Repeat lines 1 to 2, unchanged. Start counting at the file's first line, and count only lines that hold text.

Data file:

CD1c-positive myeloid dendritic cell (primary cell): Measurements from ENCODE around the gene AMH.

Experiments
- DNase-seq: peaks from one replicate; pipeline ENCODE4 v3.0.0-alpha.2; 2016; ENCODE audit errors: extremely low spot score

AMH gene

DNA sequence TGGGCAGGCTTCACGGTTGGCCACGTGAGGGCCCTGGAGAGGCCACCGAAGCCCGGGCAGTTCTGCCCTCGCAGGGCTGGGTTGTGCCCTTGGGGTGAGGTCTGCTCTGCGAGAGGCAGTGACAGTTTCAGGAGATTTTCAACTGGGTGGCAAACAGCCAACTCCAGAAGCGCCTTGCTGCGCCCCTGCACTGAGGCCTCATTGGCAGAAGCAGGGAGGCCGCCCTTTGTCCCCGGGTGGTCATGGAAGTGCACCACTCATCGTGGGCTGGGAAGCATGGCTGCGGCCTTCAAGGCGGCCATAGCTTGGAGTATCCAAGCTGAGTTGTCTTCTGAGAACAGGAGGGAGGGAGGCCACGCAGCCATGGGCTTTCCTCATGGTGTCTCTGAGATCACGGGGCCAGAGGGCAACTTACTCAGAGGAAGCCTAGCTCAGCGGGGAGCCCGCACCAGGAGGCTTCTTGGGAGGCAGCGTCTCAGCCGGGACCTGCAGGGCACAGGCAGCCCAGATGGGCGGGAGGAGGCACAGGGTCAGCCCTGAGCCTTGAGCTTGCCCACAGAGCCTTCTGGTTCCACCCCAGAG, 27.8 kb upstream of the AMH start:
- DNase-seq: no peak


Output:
CD1c-positive myeloid dendritic cell (primary cell): Measurements from ENCODE around the gene AMH.

Experiments